So you want to write your first fanfiction? Confused about what to do and where to begin? Here are six quick pointers for you to think about:
The minute you begin thinking about writing, there’s a kind of switch in your brain that turns on: the inspiration switch. Writers frequently get bursts of inspiration that can make a story great! Unfortunately, some of us (*cough* me) have the memory capacity of a goldfish. That’s why it’s a good idea for writers to carry around something to scribble with. Make sure you always carry around a notebook or keep your iPod, phone or computer near you at all times. By far the most important thing you need is a pen or pencil. It’s pretty easy to find something to write on (napkin, map, you name it!) but not everyone has a pen and it’s pretty awkward to ask your friend/co-worker/mother if she can lend you a pen so you can write down a really hot KC scene. The great thing with note-taking is that at some point you’ll reread your notes and you’ll remember what you felt at that moment: that’s a piece of magic right there. Noting down all your ideas is one essential part of starting a multi – chapter story, especially for first timers.
Think about your plot carefully before you start writing. My advice is to plan out the major plot points in your story. If your fic is on the longer side, you don’t necessarily have to know how the story ends but you should know how the ending feels (Is it a happy ending? A sad one? A hopeful one?) I understand the temptation to just go with the flow but when to end your fic is a very difficult thing to decide for many. One of the most frustrating things for me as a fanfic reader is have a story I love go on until it loses its point or central conflict, and just seems to drone on and on without any direction of sorts. So it’s helpful to have a set of events or incidents you want in your story, with of course the leverage to add if inspiration strikes, but a compact, well executed plot is central part of any story.
3.Characters & Dialogue
It is very important to get your characters right in TVD fanfiction. In television, the characters and their words are the main focus as there is usually no exterior narration. So when your characters are OOC, people will notice and it will most likely be the first thing they bring up in a review. My trick for writing The Vampire Diaries fanfiction is re-watching a clip of the character right before I begin writing. That way, their voice is still in my head and I’m able to write dialogue that’s closer to what they would say. This is especially useful when writing something where you’re not totally sure how they’d act. For example, if I were writing Caroline when she’s pissed at Klaus, I would watch a clip of 4×17 or 4×18.
4. Writing Caroline and Klaus
I think the trick with these two is to remember that they’re insanely complicated people who are full of paradoxes. Just like their relationship itself, writing Klaus and Caroline is about balancing. You need make sure you blend mature strong Caroline with positive Caroline and judge-y Caroline. You need to blend Caroline’s puppy Klaus with psychotic Klaus and ruled-by-his-demons Klaus. Ultimately, the interpretation of these characters is up to you but the archetypal rule is to give these characters plenty of layers.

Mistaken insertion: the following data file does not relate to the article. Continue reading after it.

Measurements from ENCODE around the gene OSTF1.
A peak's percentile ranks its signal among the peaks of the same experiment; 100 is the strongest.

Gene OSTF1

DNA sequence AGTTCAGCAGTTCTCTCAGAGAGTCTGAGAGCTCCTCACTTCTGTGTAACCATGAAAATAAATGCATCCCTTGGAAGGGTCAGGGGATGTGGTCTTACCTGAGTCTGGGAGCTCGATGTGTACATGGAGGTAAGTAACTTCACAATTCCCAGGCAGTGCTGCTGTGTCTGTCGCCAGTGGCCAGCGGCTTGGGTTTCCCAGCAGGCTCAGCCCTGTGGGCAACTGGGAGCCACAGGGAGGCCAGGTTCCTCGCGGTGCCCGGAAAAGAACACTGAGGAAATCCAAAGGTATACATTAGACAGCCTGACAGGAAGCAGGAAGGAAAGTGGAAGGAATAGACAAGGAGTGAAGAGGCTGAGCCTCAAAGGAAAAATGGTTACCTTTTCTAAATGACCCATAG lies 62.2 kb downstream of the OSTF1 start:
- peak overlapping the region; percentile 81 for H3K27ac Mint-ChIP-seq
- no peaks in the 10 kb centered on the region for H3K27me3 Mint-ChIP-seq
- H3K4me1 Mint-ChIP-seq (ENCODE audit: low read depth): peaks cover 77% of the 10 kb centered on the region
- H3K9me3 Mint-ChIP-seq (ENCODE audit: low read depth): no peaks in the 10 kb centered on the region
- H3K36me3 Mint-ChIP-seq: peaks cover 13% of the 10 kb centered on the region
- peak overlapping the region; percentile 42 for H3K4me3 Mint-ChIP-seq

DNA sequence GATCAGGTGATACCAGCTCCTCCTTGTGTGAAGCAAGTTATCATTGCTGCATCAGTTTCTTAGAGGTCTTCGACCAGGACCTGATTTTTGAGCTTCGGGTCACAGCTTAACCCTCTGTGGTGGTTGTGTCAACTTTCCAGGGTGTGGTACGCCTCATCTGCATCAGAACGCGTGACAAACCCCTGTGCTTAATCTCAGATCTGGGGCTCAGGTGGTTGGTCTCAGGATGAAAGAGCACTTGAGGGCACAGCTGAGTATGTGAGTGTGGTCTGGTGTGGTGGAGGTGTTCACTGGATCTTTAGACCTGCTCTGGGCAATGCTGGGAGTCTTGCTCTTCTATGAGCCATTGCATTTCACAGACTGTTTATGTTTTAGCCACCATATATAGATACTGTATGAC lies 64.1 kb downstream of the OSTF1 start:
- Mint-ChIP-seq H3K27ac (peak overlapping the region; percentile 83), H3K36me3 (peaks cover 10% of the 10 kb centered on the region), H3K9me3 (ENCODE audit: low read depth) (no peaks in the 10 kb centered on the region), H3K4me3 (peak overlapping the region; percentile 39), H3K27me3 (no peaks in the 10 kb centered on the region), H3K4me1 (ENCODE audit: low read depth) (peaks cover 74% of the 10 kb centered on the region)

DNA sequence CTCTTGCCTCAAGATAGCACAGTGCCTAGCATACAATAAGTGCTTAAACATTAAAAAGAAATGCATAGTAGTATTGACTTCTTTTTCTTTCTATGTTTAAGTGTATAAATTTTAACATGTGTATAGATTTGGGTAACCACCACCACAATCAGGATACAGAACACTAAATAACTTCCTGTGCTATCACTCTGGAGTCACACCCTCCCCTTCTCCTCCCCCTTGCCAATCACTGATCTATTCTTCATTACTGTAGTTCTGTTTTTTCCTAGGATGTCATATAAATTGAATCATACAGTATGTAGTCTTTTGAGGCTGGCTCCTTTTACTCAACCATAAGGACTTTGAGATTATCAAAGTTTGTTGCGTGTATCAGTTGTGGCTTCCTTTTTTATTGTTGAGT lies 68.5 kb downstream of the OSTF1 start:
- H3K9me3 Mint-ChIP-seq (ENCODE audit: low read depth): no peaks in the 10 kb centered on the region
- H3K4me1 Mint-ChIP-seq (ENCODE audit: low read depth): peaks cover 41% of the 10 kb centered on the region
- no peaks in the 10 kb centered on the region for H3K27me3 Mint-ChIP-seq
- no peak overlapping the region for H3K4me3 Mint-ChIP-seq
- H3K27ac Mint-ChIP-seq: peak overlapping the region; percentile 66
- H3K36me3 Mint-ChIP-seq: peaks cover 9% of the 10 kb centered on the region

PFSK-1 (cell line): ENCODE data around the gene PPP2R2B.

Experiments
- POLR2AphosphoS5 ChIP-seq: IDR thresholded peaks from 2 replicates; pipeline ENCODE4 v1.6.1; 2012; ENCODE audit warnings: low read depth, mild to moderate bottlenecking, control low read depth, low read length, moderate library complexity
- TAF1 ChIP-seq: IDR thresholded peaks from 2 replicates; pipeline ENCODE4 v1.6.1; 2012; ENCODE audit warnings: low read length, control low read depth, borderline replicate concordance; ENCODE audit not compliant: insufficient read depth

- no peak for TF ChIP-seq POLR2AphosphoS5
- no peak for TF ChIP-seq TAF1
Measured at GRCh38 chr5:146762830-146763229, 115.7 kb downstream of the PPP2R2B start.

Note: It’s important to flavour Caroline’s dialogue with “Seriously?!” and Klaus’ with “love” and “sweetheart”, but not in every 3rd sentence that it seems implausible.
5. Check your work
Make sure to reread your work carefully or if you aren’t fantastic at spelling & grammar have someone else do it for you. The Klaroline community is very open and helpful so it isn’t terribly difficult to find a beta. This is a really important step because publishing a chapter with a bunch of errors can be really distracting to a reader.
BTW: If you’re working with Fanfiction.net, make sure you check it after having saved your document on it as FF.net has a tendency to delete words it doesn’t like.
6. Don’t sweat the small stuff
This is actually a piece of advice given to me by a camp counsellor years ago but for some reason it stuck. What it means is to keep things in perspective. It’s fanfiction; it’s not life-or-death. The great thing about this medium is that you can express yourself without fear of judgement. With the exception of some flamers (i.e.: people who are being just plain mean instead of giving constructive criticism- some people get confused.), everyone in the Klaroline sector of fanfiction is really nice and friendly. Also, we honestly don’t have the highest standards- people don’t read fanfiction to be enlightened; we read it because our emotional needs aren’t being fulfilled. It’s quite simple; when you read a fanfiction you want emotions, you want what you didn’t get in your show, you want entertainment, you don’t want an education. So don’t worry about what other people will think of you and most of all: Have fun! If you’re having fun writing your story, it doesn’t matter what other’s think.
In conclusion; write for yourself, because you want to, and no other reason matters.
What did you think of our tips for a first time writer? Are there are tips you’d like to share with us? Leave a comment below!
Written by Brianne. Find her on Tumblr